Open enrollment begins in just a few weeks and overall it’s looking like a better year for the ACA markets than many earlier expected. As of this writing, there are no “bare” counties and the general trend is toward greater health plan participation in the markets – despite all the undermining by the Trump administration.
Premiums are rising more modestly than last year and in a few actually are falling on average. While we don’t yet have complete insurance statistics for 2018, in 2017 coverage was quite stable, according to the most recent data from the U. S. Census Bureau.
“The news is pretty good,” Katherine Hempstead, a senior policy adviser at the Robert Wood Johnson Foundation, said during a recent AHCJ webcast. “Many of you will be able to write stories saying people will have more choices.”
RWJF has created an easy data tool to make it easier for reporters to research plan participation around the country, by states and by county. Hempstead demonstrated it on the webinar. (Thanks to my Politico colleague Dan Goldberg, a state-coverage focused reporter, for filling in for me as moderator.)
The data tracker is pretty point-and-click easy to use – you don’t have to be a sophisticated data reporter or have graphics expertise. However, for those who want to take it to the next level, the data can be downloaded into mapping software or used in conjunction with the RWJF Health Exchange data file.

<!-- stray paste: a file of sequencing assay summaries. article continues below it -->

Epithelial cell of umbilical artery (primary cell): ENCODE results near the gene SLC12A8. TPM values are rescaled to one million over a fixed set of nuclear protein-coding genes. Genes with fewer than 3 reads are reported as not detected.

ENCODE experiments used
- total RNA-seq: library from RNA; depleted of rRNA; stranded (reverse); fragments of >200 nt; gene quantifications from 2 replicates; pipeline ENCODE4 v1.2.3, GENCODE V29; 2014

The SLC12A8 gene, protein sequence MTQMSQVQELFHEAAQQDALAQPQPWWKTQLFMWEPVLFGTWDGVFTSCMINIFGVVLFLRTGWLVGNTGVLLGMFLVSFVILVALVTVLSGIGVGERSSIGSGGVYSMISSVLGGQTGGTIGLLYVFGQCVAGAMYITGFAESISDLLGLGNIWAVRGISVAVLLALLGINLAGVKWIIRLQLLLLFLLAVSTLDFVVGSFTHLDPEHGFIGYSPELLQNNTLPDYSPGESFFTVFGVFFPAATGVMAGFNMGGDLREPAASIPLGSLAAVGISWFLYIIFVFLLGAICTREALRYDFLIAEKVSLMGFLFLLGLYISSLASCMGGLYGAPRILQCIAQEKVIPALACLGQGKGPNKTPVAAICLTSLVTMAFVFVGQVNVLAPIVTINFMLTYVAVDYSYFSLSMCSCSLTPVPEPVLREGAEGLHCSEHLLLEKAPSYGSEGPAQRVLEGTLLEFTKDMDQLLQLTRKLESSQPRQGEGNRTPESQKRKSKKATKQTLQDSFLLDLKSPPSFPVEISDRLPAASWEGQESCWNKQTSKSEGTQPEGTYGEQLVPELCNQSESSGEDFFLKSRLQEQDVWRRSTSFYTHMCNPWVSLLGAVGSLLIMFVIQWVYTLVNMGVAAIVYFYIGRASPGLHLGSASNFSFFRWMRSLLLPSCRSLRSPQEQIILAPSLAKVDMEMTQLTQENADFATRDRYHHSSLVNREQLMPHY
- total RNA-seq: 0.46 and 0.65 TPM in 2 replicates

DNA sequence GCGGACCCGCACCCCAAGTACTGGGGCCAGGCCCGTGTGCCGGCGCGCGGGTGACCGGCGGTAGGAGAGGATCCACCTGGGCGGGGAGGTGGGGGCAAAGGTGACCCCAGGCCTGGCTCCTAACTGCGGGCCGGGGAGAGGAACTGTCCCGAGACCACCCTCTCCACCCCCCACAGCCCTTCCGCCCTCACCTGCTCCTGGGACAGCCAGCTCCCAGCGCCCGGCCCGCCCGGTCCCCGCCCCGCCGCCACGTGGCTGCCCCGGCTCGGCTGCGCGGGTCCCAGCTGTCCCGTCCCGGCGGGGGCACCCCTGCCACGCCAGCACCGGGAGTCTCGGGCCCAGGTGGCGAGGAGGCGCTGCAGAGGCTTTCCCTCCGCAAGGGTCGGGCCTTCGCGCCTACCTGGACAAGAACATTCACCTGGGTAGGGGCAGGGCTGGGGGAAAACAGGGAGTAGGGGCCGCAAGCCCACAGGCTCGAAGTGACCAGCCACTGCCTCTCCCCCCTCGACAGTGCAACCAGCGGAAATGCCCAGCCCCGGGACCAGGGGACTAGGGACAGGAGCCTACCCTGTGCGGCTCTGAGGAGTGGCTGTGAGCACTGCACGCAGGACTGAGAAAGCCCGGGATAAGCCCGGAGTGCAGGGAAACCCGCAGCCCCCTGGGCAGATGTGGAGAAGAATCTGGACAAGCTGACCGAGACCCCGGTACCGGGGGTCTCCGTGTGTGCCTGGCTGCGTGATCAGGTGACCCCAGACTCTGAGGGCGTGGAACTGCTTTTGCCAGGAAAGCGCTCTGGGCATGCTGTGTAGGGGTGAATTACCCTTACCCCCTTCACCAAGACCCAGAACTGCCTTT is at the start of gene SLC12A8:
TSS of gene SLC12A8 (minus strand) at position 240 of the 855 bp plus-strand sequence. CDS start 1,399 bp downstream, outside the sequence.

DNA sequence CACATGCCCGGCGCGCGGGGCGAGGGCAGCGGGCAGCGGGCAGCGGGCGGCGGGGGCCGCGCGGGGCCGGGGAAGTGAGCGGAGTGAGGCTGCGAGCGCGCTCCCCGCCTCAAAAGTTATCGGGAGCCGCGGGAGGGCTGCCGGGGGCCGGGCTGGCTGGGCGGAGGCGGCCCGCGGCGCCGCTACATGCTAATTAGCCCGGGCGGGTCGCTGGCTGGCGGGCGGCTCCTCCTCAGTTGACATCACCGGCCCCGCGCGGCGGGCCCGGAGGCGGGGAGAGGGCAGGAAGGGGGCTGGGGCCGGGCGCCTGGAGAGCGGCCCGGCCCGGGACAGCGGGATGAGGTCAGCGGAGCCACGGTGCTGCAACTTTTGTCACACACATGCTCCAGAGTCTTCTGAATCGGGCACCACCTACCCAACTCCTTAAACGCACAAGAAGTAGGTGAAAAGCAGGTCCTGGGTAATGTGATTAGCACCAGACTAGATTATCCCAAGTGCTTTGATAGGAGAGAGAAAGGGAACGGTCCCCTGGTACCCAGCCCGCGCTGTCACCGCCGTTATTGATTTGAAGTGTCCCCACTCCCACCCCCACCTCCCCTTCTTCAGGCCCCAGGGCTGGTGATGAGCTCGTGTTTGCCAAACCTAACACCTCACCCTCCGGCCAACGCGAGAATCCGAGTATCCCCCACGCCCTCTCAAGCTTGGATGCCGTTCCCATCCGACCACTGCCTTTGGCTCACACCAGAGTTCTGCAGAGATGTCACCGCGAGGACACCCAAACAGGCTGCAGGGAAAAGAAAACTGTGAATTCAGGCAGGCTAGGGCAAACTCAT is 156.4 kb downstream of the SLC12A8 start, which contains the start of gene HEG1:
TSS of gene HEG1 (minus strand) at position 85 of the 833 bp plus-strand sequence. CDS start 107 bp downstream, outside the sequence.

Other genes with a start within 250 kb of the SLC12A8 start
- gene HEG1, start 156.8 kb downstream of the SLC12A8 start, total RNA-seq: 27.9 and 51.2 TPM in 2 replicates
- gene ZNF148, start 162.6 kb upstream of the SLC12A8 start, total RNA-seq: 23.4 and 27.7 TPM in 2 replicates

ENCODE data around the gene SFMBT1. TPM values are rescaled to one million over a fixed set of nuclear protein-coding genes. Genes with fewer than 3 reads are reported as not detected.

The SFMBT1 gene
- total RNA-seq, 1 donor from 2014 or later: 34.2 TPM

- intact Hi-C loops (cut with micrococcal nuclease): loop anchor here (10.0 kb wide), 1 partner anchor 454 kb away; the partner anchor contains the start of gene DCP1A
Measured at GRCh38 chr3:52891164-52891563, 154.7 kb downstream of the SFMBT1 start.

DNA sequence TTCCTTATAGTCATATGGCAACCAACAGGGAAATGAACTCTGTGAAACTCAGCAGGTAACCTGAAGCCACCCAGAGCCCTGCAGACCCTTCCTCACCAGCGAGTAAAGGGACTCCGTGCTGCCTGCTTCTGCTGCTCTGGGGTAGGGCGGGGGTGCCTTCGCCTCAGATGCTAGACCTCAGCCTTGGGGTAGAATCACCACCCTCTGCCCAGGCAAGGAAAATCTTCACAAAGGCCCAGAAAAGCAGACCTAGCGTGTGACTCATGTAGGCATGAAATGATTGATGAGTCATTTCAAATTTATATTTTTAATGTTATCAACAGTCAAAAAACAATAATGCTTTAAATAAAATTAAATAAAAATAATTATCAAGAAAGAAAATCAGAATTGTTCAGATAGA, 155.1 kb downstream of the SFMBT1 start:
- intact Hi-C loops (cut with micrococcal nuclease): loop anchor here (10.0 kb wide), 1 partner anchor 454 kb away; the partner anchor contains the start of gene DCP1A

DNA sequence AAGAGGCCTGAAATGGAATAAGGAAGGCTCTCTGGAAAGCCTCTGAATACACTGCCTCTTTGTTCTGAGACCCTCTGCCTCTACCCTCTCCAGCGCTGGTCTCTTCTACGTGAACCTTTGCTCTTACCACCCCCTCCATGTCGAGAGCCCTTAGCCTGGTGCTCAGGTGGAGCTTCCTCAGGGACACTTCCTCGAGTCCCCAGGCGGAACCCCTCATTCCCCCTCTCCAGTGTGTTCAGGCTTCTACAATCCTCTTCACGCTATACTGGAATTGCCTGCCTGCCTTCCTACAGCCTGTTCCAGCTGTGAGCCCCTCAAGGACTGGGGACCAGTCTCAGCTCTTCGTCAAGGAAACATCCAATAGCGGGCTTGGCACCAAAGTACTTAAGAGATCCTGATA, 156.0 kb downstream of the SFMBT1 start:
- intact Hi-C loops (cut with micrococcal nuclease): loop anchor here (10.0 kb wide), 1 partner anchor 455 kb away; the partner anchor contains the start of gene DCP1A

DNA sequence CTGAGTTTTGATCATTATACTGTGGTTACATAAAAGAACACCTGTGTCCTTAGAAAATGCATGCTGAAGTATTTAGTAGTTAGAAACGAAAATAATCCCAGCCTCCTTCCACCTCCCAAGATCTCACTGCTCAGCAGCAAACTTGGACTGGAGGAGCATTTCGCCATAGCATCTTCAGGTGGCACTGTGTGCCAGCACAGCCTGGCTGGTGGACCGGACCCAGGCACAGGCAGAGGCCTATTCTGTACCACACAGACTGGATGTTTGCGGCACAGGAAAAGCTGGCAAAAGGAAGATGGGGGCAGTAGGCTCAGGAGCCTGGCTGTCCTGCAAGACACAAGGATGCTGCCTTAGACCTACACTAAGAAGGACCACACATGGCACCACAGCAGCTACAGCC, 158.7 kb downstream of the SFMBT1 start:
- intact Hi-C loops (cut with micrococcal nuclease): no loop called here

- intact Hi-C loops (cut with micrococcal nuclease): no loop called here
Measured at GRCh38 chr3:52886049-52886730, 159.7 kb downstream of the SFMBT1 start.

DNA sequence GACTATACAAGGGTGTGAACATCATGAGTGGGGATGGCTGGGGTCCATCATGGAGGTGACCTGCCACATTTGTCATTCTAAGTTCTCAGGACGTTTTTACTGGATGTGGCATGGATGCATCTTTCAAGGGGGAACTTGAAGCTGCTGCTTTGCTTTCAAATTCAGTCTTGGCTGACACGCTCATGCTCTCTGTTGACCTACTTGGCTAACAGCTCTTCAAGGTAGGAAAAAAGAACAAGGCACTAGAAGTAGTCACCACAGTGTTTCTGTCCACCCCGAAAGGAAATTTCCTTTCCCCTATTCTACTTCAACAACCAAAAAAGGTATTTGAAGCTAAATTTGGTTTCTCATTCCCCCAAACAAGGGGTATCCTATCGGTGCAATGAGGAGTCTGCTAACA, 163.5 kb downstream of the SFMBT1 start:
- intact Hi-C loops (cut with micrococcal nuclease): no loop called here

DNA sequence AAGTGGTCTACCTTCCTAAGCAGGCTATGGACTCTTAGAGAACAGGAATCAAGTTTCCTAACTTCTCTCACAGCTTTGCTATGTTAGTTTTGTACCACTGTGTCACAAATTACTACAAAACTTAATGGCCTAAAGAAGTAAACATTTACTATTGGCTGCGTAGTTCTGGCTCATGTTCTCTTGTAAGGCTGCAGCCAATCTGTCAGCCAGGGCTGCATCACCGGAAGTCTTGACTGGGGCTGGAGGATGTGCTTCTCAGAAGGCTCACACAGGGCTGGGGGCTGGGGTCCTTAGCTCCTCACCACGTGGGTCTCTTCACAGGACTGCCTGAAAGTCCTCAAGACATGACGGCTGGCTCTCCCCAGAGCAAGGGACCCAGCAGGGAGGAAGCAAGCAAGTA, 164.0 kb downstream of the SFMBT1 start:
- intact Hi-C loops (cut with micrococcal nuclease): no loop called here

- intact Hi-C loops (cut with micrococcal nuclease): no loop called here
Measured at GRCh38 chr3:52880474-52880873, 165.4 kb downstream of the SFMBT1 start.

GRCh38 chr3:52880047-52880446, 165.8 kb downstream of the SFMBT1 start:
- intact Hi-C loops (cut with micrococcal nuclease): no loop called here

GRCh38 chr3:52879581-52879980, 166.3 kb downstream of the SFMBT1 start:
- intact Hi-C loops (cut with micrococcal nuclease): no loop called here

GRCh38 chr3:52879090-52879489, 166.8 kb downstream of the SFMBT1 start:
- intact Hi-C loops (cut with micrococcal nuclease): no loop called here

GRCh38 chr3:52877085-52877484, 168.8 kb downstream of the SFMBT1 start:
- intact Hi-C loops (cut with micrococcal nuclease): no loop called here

Some of the data in the tracker is still preliminary, as states haven’t finalized rates and contracts with all the plans, but RWJF is updating it regularly. Open enrollment begins November 1 and runs until December 15.
The tracker shows carriers in the individual market in 2019 – on and off the exchange – and how it compares with 2018 by state and county.
Some states where the markets or segments of the market had seemed to be teetering a year or so ago – most notably Tennessee – are doing a lot better. “The places that weren’t doing as well – it seems like there’s quite a bit of interest on the supply side – to come in and sell in the marketplaces,” Hempstead said.
The tracker doesn’t provide an encyclopedic overview of all aspects of the ACA state by state, but Hempstead has a few suggestions for finding out more.
To see enrollment data by carrier, get the reports that insurers must file with the NAIC. Some states will also share that information.
Measuring the impact of Association Health Plans and short-term plans will take some time. (A few states are banning or limiting the short-term plans.) Some of that will eventually be in the HIX Compare file. State insurance departments may be helpful. Online health insurance brokers will have some information and RWJF also can assist.